Australia: Do we have an agreement? When having the will is not enough

Last Updated: 15 February 2016
Article by Ashley Cahif

If, as part of negotiating a contract, your lawyer states that you will sign a document, is this enough for you to be bound by the contract? This was the question before the NSW Court of Appeal in Pavlovic v Universal Music Australia Pty Limited.


In 2005, Mr Pavlovic and Universal Music Australia Pty Limited (Universal) entered into a joint venture arrangement to run a recording label, Modular Recordings Pty Limited (Modular).

In September 2014, the parties, through their lawyers, started negotiations to end the joint venture through a Deed of Release and Settlement.

In December 2014, Universal's lawyers sent the draft Deed of Release (the Proposed Deed) to Mr Pavlovic's lawyer, who stated that Mr Pavlovic will sign the Proposed Deed. Universal's lawyers responded, allowing Mr Pavlovic "a further 48 hours to sign the documents and forward copies to us".

Neither party sent an executed copy of the Proposed Deed to the other, nor did Universal send a cheque for $100 for the transfer of the shares in Modular as required under the Proposed Deed.


The two key issues before the court were:

  • Did each party's lawyers have actual or ostensible authority to enter into an agreement on their behalf?
  • If so, did the parties—acting through their lawyers—enter into a binding agreement on the terms of the Proposed Deed?



The Court decided that the parties' lawyers did not have actual or ostensible authority to bind their clients to a contract.

The Court noted the case law draws a distinction between conducting negotiations on behalf of a client, which a lawyer has authority to do, and contracting on behalf of a client to bind them to contract obligations, which cannot be done without "clear and cogent evidence".

In this case, there was no evidence that Mr Pavlovic's lawyers had express actual authority to bind him to the contract.

Turning to ostensible authority, the Court noted that while the law provides for ostensible authority to bind a client in the context of litigation conducted on a client's behalf, this authority does not extend to negotiations of agreements arising out of disputes that may potentially end up in litigation.

Accordingly, Universal's argument that Mr Pavlovic was bound by his lawyer's statement that he "will sign" failed.

A binding agreement

The Court stated that the test of whether the parties were bound by the Proposed Deed where they have reached agreement about the terms of a contract, but have also agreed that a further formal agreement is to be executed, involves a determination of their intentions.

The Court noted the following factors as relevant in determining parties' intentions:

  • intentions are to be determined objectively and need to consider the "outward manifestations" of their intentions
  • they are to be ascertained objectively from the terms of the agreement, read in light of the surrounding circumstances
  • the commercial context and surrounding circumstances of the parties' previous dealings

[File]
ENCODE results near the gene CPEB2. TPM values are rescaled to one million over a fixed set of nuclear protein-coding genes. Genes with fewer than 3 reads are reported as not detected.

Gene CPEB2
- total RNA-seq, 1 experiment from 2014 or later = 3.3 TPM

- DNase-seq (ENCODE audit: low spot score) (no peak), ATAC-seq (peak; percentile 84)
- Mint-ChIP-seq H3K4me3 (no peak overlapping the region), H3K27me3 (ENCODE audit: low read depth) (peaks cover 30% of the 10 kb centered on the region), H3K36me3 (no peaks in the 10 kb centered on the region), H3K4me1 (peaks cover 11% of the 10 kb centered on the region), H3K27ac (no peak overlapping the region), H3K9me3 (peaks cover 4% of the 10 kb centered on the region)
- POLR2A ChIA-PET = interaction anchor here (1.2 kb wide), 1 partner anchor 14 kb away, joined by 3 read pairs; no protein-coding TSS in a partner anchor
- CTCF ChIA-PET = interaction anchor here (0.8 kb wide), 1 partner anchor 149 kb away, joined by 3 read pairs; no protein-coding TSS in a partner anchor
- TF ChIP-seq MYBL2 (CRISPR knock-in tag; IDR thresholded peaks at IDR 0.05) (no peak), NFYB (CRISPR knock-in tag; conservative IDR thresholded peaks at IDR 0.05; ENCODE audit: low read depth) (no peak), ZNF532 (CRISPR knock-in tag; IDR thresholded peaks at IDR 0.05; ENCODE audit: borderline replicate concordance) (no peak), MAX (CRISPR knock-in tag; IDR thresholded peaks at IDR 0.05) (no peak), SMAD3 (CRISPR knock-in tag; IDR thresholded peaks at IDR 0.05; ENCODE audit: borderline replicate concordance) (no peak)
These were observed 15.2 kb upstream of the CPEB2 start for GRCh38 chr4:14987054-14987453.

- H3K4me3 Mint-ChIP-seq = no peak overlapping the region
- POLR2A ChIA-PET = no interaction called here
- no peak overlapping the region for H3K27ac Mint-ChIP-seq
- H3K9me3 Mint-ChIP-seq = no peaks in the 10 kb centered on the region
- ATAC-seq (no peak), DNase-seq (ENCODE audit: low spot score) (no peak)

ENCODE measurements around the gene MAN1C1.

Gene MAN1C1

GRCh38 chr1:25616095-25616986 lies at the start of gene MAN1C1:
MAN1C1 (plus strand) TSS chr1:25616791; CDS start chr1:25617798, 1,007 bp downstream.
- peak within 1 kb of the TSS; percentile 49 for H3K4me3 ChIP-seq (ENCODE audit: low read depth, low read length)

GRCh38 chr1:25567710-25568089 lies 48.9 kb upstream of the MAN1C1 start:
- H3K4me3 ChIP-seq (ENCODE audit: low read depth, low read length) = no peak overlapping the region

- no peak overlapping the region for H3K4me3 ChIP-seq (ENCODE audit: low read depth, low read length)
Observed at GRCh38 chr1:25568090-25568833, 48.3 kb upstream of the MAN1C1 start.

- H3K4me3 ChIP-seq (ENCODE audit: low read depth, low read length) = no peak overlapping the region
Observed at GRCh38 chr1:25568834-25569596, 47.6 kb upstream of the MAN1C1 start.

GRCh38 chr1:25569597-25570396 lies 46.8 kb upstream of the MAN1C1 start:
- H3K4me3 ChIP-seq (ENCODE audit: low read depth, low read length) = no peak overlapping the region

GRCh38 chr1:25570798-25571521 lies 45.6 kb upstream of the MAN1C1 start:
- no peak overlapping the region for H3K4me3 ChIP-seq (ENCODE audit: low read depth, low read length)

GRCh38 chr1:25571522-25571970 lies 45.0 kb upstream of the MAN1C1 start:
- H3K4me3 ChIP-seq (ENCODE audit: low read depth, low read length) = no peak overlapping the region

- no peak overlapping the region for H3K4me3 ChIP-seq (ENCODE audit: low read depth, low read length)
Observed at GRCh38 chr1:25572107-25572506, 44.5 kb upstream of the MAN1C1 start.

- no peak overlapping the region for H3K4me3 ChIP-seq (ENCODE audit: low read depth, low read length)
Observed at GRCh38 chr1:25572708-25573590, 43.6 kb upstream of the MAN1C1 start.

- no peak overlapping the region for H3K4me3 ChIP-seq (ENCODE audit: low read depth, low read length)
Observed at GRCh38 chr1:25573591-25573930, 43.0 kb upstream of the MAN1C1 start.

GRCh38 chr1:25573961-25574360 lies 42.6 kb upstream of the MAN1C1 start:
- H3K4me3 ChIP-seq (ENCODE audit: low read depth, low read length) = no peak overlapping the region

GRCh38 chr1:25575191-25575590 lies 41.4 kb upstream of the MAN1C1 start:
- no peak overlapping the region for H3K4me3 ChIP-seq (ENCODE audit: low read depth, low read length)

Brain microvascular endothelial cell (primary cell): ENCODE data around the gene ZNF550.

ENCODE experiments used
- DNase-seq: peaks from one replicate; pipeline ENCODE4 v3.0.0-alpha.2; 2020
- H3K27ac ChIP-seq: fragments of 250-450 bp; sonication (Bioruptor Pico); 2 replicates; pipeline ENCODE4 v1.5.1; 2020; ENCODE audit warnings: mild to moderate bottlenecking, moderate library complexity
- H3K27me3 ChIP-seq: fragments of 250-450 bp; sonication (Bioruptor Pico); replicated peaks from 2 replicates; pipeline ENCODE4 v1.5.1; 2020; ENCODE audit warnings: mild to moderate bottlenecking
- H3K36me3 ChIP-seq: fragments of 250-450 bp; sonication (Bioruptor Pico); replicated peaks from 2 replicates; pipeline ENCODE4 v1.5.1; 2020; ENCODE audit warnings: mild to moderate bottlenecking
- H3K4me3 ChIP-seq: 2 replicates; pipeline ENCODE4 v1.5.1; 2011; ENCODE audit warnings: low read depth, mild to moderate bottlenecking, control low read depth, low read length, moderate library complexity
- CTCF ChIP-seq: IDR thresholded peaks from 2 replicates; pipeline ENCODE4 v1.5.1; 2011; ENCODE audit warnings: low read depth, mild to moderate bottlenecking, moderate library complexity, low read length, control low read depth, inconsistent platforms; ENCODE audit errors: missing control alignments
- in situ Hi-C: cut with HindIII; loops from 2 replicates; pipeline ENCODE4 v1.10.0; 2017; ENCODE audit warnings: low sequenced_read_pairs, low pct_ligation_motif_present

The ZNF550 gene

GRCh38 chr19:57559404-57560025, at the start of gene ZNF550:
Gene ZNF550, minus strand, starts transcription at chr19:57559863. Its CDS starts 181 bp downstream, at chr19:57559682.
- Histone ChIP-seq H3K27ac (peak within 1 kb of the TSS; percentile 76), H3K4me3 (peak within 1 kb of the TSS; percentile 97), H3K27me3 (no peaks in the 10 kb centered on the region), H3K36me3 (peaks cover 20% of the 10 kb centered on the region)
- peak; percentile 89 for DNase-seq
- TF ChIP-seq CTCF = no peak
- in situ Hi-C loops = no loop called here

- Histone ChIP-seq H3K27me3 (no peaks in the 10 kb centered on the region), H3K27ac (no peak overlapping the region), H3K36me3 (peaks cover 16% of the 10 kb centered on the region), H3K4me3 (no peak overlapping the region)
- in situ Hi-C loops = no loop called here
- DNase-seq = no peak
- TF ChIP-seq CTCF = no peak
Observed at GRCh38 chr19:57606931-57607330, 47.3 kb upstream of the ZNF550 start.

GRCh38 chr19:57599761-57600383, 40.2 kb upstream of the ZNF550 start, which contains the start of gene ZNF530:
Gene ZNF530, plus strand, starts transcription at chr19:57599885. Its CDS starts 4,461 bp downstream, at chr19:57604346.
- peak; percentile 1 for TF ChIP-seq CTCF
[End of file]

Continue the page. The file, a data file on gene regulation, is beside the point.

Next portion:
• the subsequent conduct of parties to determine whether, at an earlier point in time, the parties intended to enter into a binding agreement
  • the language the parties have employed, and
  • in cases not involving the construction of a single document, objectively determining intentions based on the communications between the parties.

Applying these considerations, the Court held the parties had not entered into a binding contract in the form of the Proposed Deed because:

  • the formal nature of the previous relationship suggested that the Proposed Deed would also be subject to a formal execution
  • the complex negotiations conducted by emails to and fro between the parties do not support the argument that the parties intended to be bound by email exchange
  • there was no indication in the communications between the parties negotiating the draft document that, when the parties agreed to the terms in the Proposed Deed, they would be bound before it was executed
  • the terms of the Proposed Deed stated that it was to take effect upon execution
  • the language used in the emails did not indicate the parties considered themselves immediately bound, and
  • although the subsequent conduct of the parties indicated that the parties were proceeding on the basis that the arrangements would be terminated, it did not prove that the terms of the Proposed Deed had been accepted as binding and other evidence strongly refutes this suggestion.

What this means for agencies

This case highlights the uncertainty that can be created if negotiations are not formally recorded in an executed agreement. However, it also highlights the dangers of not explicitly stating your intentions about whether the agreed outcome is still subject to a formal agreement, as failing to do so carries a risk that you may be bound even if you did not intend to be.

The content of this article is intended to provide a general guide to the subject matter. Specialist advice should be sought about your specific circumstances.

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Ashley Cahif
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